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Key Takeaways


Institutional multifamily real estate refers to rental properties with five or more residential units within one building or building complex. Rentals are typically one year in length with flexible leasing terms that allow owners to adjust rents upon renewal to align with macro market conditions.​


The renters of multifamily units are mostly young individuals and families with incomes below $75,000. Understanding the renter market and monitoring trends is important when addressing the increase in demand for rental properties for lower income households. 

Asset value

The increased number of renter households, supply shortage, and lack of affordable housing for cost burdened renters drives the need for more multifamily development nationwide.  

What is multifamily real estate? 


Multifamily real estate is a type of housing with renter households living in separate residential units located in one building or complex. Renter contracts are generally characterized by short, flexible lease-terms that allow owners to adjust rents to changing market conditions.  

Institutional Multifamily is defined as properties with five or more unitsi and is the second most common form of housing in the United States, comprising approximately 19% of the nation’s total occupied housing units. About a third of these occupied units are buildings with 50 or more units.ii The US has about 23 million multifamily units out of which close to 90% are rental properties.iii  

Percentage of Owners and Renters by Age of Householder v

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Who lives in multifamily rental? 

Approximately half of multifamily residents are single individuals, and the other half are households with two or more people.iv Renters tend to skew toward younger age cohorts, but nearly a quarter of older households (aged 75 and older) are renters too. While most renters’ annual incomes are below $75,000, the share of high-income renters has been on the rise, challenging the notion that rentership is solely an income-driven choice where occupants are renters by necessity rather than by choice.  

What are the secular drivers of this sector? 

Over a Million Renter Households Were Added Between 2021 and 2022 xi

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Demographic tailwinds: The number of renter households increased by over one million to 45.2 million in 2022,vi expanding the need for multifamily housing.  

Supply shortage: Both single-family and multifamily construction were slow to recover following the financial crisis in 2008.vii According to Fannie Mae, this contributed to an existing deficit of 4.4 million housing units across the top 75 metro areas.viii 

Affordability: Over 80% of the newly formed renter households in 2022 were cost burdened.ix According to the National Low Income Housing Coalition, the US needs an additional 2.6 million new affordable housing units to meet the needs of low- and modest-income renters.x

Household Growth Has Outpaced Growth in Housing Stock xii

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What are the common building types? 

Common multifamily building types are garden style, low-rise, mid-rise, and high-rise. Low-rise, mid-rise, and high-rise have one to three, four to six, and seven or more floors, respectively and garden style apartments tend to have between two and six floors where buildings are spread out across the property and is surrounded by landscaped areas with lawns and trees.xiii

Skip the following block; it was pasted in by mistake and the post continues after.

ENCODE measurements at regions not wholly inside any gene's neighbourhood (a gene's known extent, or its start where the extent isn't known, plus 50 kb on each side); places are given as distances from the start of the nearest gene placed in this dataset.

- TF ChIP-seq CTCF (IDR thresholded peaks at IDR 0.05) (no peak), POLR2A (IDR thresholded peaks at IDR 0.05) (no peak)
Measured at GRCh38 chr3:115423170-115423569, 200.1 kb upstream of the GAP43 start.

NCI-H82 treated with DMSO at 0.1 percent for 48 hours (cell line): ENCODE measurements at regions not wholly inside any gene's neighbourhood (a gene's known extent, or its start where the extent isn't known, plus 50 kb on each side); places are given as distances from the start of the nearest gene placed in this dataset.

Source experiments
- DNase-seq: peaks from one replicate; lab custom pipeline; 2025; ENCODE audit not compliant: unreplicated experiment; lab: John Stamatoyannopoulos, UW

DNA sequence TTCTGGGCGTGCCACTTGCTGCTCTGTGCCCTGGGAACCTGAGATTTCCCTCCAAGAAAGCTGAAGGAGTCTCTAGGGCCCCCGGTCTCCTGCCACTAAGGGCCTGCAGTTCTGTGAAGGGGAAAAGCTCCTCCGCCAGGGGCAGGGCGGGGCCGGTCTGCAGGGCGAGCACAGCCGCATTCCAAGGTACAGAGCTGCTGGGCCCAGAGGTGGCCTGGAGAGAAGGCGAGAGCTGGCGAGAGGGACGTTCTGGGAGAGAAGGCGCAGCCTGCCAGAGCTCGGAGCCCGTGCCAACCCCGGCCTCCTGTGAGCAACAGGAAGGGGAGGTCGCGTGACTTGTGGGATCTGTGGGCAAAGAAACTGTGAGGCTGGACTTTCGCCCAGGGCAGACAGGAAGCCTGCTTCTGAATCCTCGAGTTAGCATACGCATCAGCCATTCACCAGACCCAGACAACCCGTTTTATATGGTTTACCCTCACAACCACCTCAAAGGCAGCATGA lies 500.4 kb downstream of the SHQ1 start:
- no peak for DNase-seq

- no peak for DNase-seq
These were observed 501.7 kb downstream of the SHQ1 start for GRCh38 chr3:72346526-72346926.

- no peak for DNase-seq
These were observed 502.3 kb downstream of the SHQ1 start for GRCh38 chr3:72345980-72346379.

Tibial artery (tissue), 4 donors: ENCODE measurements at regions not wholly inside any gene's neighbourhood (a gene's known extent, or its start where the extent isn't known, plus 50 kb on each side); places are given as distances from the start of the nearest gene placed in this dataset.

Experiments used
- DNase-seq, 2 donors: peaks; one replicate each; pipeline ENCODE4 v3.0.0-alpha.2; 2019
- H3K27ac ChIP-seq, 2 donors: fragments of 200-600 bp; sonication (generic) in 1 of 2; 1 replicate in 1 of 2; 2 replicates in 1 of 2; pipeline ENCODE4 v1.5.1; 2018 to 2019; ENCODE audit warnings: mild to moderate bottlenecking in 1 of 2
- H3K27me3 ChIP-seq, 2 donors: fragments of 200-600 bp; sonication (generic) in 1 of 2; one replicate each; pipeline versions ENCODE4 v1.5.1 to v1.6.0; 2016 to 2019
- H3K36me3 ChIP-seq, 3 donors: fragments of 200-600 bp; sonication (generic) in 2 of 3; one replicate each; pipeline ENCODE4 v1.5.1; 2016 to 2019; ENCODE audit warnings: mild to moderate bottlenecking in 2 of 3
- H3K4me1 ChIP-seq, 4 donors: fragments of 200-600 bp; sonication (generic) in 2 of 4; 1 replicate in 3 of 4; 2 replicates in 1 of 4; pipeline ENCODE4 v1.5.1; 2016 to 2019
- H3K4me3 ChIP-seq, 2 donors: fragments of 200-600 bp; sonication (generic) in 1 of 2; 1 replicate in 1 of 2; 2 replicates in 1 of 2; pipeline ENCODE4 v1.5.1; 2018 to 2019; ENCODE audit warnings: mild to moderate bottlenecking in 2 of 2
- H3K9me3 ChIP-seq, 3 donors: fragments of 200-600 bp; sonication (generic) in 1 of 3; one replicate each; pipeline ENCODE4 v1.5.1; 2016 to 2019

Across these property types, class ratings are often used to represent the quality of the property. Factors such as age of the property, amenities, location, can impact the rating. Class A normally commands higher market-clearing rents than Class B and C.  

Garden Style



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What drives value at the asset level?


Identifying Value Opportunities During Due Diligence

Investment managers can drive value prior to acquisition by identifying highly sought after, in-demand renter locations with positive neighborhood characteristics, quality school systems, and proximity to jobs.  

Active Management 
Investment managers can create value through executing renovations in older units, which typically involves updating amenities and unit finishes. Asset repositioning can create opportunities to drive value at the asset level while upgraded resident services can enhance resident satisfaction and brand reputation.


Area Median Income (AMI): Area median income is defined as the midpoint of a specific area’s income distribution and is calculated on an annual basis by the Department of Housing and Urban Development. 

Cost burdened Renters:  Renters that pay 30% or more of their income in rent. 

Capital Expenditures: Investments made to acquire, improve, and maintain an asset.   

Renters by Choice: Have sufficient wealth to own but choose to rent. 

Renters by Necessity: Have insufficient wealth to acquire home/condo. 

Core: Core assets tend to be higher quality, “turnkey” properties in attractive locations, and investment managers typically use a low level of leverage to acquire properties.  

Core-Plus: Core plus assets are high quality properties with modest opportunities to add value through light property improvements and often more leverage compared to core properties.  

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